Plummeting Valuations Kick Up Fraud Allegations

Property loans based on faked financials and valuations are on the rise, say regulators and federal prosecutors.

There's a significant upswing of commercial mortgage fraud according to a Wall Street Journal report. Federal prosecutors are chasing down cases of borrowers who illegally manipulate financials and property valuations.

That's creating concerns across the ecosystem, with lenders and investors likely sources of the bigger worries. Fraudsters, cheaters, and cons aren't a new invention. They exist in every industry and undertaking, usually represent a small portion of activity, and can be planned for.

Real danger comes when regular market participants are hot to close deals when things are busy and then conditions change. Falling valuations and transactions coupled with higher interest rates and a CRE mortgage maturity wave put many into risky and uncomfortable situations. As Warren Buffett has famously said, when the tide goes out you can see who was swimming naked.

A few years ago, pandemic-era easy monetary policy meant to rescue the economy pumped enormous amounts of liquidity into all sorts of markets. Commercial real estate was one of them. Capital poured in, valuations jumped, and many investors and funds new to CRE began bidding up prices. Interest rates were low, available leverage was high, and there were profit incentives to seek high valuations with the chance of pulling out capital for profit or other investments.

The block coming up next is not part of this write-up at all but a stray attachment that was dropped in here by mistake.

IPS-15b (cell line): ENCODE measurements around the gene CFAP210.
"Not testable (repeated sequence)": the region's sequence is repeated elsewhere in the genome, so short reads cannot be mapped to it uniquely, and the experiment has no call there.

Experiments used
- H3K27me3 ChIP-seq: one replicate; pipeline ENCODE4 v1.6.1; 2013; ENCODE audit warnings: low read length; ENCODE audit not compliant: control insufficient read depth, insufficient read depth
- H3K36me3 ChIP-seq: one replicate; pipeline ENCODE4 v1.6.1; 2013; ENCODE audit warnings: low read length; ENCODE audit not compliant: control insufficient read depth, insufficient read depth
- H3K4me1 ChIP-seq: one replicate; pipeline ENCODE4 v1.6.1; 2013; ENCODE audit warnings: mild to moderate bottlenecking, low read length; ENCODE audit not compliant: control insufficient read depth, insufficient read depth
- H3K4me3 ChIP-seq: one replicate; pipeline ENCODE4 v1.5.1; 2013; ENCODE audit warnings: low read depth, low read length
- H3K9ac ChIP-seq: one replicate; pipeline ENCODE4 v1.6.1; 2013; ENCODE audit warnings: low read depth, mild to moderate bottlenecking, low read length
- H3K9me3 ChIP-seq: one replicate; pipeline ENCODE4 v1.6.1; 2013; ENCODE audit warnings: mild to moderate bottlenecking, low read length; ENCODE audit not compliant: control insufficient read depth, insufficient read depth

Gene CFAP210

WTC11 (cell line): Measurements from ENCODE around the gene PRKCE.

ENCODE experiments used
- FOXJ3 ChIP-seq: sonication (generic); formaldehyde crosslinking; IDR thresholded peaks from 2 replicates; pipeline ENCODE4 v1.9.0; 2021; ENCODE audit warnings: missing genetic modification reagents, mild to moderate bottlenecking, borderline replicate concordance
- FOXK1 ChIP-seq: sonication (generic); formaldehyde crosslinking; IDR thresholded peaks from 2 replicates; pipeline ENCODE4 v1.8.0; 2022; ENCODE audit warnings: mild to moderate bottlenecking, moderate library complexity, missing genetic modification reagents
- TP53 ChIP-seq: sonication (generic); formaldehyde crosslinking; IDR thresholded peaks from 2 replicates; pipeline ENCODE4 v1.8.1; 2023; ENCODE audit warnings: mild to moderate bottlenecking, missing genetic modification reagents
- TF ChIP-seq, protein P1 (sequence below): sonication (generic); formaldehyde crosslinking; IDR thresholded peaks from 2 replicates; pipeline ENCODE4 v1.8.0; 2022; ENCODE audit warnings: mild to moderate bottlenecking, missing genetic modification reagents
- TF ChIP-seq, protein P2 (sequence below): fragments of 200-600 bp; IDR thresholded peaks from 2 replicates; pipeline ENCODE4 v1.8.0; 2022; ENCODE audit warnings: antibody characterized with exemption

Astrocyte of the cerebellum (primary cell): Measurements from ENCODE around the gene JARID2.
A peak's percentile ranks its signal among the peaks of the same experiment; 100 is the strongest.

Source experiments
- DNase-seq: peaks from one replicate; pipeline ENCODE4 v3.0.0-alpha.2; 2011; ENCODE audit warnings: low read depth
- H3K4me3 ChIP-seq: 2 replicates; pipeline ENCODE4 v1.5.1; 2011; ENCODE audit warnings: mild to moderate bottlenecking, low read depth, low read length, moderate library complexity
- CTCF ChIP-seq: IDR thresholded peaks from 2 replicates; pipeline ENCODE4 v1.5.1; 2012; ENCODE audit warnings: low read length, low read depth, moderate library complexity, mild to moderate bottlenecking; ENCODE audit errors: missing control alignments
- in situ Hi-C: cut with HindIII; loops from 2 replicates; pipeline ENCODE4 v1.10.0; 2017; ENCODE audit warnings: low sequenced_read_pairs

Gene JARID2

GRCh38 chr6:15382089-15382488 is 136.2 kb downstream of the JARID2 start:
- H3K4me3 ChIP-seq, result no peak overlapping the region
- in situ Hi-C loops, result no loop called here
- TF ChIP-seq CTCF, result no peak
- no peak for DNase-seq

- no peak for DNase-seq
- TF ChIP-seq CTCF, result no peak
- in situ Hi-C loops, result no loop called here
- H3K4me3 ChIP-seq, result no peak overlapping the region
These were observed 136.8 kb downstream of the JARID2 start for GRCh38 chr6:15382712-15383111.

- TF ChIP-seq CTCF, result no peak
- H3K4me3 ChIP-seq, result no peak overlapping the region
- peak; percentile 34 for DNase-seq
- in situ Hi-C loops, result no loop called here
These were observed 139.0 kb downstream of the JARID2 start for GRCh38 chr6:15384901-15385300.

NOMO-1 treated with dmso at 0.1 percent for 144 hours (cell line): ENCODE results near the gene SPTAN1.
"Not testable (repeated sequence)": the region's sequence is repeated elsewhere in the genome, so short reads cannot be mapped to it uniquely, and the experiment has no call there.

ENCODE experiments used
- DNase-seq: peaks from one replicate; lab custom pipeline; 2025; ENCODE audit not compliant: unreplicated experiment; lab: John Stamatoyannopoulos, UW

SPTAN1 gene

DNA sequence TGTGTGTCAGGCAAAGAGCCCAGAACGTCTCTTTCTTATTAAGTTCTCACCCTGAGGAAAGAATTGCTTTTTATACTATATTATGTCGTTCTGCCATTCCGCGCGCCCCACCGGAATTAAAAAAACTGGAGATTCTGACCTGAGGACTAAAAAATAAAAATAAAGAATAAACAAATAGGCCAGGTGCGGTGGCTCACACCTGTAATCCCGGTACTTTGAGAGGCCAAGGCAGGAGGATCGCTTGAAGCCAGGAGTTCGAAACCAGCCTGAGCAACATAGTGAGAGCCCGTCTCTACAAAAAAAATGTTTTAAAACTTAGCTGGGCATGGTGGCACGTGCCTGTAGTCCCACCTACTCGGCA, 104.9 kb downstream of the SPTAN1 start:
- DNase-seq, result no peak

The fall in valuations is significant. When the value of a property drops precipitously from an earlier valuation, the differential affects the ability to sell with a profit or to refinance a property.

In CRE, such moves can be remarkably easy, given how the industry works. According to the Journal, it's the hands-off process of determining property valuations. "As long as the numbers look in line with those of similar properties, lenders usually trust that they are accurate, brokers say," they wrote. "Auditing books is expensive and time-consuming, and lenders competing for deals may be reluctant to antagonize landlords with onerous due diligence."

Due diligence also takes time. In a competitive landscape, lenders often want to move quickly to close deals when they're available. When things slow down, like the last two years, and conditions change, the corner-cutting eventually rises to visibility.

That's become obvious. Banks of all sizes, are getting hurt by the percentage and quality of assets tied up in CRE. That even includes the largest ones. S&P Global Market Intelligence analyzed Q1 regulatory findings. They found that while giant banks had lower percentages of CRE loans in total, but those had higher percentages of loans that were either delinquent or nonaccrual.

This is why lenders want to know what is happening in their portfolios. Which loans will be safe, which could be headed for problems, which can be given the extend-and-pretend treatment, and which ones should be referred to legal authorities.

Source: GlobeSt/ALM